Bulletproof jackets: Govt to float int`l proposals
Government will soon float international proposals for procuring bullet proof jackets complying with latest benchmarks for protection of troops under the command of the Home Ministry.
New Delhi: Government will soon float
international proposals for procuring bullet proof jackets
complying with latest benchmarks for protection of troops
under the command of the Home Ministry.
The new jackets will have to comply with best
standards in body armour protection-- NIJ IV-- to protect to
troops in combat from the lethal bullets of Self Loading
The National Institute of Justice (NIJ) is a research,
development and evaluation agency of the US Department of
Justice and the standards set by it for bullet proof jackets
are followed by security forces worldwide as a benchmark
According to sources, the initial trials of these
bullet proof jackets by a panel appointed to study the
feasibility of these jackets has found that these vests should
be light-weight and be able to protect commandos and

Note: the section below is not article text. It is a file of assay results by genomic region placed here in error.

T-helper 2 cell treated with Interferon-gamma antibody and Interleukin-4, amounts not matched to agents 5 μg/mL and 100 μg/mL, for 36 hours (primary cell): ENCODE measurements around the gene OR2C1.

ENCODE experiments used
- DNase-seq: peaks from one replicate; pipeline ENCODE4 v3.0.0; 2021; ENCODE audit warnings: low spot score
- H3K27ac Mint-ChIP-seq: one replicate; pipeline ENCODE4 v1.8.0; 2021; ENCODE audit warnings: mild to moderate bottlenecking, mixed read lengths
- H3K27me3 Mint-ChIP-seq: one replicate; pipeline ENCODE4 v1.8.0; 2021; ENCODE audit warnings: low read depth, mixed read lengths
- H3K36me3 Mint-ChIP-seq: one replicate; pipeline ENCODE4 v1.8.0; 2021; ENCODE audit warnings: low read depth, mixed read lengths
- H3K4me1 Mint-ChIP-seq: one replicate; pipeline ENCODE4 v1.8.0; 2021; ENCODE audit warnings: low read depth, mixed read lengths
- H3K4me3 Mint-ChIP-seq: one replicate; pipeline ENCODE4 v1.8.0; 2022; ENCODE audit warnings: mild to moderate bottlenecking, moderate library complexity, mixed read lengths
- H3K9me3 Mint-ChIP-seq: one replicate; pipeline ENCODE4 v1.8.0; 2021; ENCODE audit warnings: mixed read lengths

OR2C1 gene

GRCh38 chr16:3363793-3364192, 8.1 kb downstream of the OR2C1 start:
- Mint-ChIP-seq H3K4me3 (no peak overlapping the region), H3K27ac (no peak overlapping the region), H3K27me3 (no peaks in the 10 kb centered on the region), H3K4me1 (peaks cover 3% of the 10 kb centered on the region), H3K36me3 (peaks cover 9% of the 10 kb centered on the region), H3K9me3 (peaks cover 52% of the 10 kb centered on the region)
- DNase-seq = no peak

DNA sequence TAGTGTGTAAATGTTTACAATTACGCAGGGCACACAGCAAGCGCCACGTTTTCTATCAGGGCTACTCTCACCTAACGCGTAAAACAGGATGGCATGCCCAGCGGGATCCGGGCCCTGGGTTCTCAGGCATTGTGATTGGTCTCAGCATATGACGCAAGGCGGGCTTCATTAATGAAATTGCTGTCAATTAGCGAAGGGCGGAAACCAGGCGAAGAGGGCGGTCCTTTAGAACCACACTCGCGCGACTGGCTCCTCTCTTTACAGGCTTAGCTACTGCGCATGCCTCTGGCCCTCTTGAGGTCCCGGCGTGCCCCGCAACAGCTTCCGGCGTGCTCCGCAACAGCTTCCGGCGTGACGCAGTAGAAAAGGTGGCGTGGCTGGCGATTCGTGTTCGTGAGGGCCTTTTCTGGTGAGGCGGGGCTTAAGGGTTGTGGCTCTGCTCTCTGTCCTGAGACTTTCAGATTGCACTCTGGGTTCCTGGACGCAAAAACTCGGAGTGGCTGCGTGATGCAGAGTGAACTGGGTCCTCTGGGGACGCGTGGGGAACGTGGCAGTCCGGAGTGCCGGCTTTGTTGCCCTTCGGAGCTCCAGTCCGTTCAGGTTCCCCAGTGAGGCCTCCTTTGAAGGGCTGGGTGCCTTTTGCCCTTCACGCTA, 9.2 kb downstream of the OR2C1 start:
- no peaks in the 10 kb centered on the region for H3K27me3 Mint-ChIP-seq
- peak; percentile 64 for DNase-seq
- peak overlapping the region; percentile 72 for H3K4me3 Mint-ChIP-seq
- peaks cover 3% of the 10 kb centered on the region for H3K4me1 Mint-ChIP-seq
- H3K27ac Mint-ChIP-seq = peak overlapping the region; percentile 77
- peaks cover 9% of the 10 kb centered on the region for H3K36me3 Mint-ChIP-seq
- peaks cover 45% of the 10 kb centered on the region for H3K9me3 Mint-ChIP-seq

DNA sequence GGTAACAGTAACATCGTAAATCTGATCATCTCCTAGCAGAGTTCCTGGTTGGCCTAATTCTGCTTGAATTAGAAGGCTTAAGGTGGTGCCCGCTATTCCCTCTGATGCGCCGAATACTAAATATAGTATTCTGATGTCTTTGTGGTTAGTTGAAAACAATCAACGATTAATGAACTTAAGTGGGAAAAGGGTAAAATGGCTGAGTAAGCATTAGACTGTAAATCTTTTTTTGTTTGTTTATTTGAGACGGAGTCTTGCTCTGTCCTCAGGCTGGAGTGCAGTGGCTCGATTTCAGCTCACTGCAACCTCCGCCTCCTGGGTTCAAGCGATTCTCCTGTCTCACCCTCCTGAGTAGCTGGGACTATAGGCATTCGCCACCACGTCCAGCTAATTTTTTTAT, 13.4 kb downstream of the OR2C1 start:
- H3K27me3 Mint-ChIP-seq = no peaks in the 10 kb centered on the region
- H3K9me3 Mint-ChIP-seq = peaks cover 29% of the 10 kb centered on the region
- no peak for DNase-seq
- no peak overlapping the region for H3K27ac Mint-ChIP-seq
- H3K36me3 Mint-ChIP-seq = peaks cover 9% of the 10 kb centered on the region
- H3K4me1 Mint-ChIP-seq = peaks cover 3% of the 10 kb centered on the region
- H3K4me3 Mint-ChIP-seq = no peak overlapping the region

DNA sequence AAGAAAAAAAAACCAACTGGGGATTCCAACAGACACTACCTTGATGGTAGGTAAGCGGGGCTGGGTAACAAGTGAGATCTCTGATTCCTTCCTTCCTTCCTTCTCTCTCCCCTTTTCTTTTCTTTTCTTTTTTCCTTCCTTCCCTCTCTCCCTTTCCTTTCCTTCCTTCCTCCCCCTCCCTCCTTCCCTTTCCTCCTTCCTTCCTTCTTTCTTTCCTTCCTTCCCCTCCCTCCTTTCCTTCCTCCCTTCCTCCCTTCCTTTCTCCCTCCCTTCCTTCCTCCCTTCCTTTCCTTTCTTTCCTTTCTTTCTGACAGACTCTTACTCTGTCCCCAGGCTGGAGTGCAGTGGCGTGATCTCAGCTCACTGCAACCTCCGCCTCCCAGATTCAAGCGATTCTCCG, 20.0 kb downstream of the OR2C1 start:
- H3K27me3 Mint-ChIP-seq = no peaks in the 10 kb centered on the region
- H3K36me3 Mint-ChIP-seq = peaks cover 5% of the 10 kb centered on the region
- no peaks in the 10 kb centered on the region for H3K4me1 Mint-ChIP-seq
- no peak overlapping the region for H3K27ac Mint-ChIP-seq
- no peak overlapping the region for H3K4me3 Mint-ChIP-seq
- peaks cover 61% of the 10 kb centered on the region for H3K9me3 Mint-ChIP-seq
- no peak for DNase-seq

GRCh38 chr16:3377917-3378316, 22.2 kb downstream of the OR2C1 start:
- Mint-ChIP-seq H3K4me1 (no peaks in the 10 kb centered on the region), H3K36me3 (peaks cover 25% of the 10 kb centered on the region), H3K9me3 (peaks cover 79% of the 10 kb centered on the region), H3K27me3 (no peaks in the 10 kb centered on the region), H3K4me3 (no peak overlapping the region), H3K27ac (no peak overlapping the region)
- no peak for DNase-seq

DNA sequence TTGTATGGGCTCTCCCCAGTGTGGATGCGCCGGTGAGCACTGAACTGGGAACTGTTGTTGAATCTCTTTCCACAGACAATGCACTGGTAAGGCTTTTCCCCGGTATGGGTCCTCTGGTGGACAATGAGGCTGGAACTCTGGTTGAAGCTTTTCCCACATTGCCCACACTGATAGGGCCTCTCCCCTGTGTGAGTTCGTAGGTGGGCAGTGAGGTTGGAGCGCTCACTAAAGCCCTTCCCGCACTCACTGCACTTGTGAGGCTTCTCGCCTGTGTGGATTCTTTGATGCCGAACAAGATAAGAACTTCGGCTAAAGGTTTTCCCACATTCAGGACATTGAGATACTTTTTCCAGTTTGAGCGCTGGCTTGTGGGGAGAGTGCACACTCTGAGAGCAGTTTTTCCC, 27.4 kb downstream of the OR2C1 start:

paramilitary personnel from bullet injuries at the sides of
the torso, neck and the groin region.
"The bullet proof jacket should be flexible and allow
complete freedom of movement without compromising the ability
to acquire and neutralise threats from any firing position
including when wearing a ballistic helmet. The full body
armour should have throat protector and upper arm protector as
add on," they said.
The Home Ministry has recently procured 59,000
jackets--complying NIJ III norms-- for various paramilitary
forces like CRPF, CISF, ITBP, SSB, BSF and the commandos of
Currently, these forces are facing a shortage of more
than 85,000 bullet proof jackets.
The CRPF, world`s largest paramilitary force, leads
the table with shortage of 40,069 jackets followed by the BSF
which needs 15,467 of such life saving vests.
During the initial trials, the commando units of
paramilitary forces and officers of the Special Forces of the
Army advocated a better protection body armour for troops
which will minimise loss of lives by stopping the bullets from
deadly guns and rifles, sources said.
"The sides of the torso are the most vulnerable. The
personnel in combat have to be saved from this and a 360
degree protection, light-weight bullet proof jacket, is the
requirement," a senior officer involved in the process said.
The officer cited the death of NSG commando Havildar
Gajender Singh who lost his life during the Mumbai attack when
he was air-dropped at Nariman house to flush out the holed up
Singh suffered bullet injuries from the side of the
torso during the Mumbai operation.
Such casualties can be minimised and even totally
stopped once they are provided the new bulletproof vests, the